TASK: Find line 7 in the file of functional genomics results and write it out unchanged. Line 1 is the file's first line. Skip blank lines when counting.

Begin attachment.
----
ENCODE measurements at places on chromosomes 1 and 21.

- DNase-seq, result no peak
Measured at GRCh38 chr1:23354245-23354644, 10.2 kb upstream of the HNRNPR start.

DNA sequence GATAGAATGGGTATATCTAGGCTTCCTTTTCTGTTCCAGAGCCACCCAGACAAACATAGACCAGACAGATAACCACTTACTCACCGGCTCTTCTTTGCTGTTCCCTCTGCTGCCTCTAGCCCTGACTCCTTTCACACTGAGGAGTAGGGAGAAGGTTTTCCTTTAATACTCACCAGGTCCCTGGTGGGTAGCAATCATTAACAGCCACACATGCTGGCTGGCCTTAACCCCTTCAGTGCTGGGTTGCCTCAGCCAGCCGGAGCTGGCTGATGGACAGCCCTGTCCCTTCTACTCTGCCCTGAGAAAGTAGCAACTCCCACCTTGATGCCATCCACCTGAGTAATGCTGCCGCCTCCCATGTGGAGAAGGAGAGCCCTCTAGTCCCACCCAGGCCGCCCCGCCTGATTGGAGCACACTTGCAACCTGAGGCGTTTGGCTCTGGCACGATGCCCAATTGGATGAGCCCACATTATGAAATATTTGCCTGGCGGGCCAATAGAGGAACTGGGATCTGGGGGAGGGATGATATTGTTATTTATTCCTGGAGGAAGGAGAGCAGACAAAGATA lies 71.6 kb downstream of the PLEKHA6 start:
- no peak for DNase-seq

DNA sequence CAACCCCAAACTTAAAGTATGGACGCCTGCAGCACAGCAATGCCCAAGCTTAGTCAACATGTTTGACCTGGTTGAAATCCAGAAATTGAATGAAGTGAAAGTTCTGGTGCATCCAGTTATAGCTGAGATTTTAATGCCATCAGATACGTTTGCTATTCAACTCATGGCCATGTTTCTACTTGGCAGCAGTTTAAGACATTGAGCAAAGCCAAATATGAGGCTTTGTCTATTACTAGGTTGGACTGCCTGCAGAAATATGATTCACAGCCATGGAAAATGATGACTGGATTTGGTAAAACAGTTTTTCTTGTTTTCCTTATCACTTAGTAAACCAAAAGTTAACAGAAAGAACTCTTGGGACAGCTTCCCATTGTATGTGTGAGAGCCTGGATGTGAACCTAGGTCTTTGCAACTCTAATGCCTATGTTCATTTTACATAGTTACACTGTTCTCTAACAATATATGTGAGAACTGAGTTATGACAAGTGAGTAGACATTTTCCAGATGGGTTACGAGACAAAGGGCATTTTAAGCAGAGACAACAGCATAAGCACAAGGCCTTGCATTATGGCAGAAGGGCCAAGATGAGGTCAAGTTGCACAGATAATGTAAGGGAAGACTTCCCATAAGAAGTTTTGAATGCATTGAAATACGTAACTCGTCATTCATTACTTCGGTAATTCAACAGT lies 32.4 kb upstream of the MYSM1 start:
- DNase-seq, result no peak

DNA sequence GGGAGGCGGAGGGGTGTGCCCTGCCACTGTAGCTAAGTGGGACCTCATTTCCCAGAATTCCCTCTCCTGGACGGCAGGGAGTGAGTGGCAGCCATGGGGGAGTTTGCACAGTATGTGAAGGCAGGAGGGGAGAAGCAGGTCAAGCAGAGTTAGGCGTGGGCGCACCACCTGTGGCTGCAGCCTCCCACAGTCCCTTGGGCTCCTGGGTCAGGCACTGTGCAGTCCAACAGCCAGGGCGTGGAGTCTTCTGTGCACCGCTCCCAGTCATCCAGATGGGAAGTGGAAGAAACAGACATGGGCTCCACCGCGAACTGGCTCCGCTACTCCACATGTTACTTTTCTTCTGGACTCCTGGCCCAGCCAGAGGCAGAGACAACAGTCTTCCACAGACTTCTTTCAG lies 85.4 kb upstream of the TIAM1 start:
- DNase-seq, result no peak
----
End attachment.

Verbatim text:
- DNase-seq, result no peak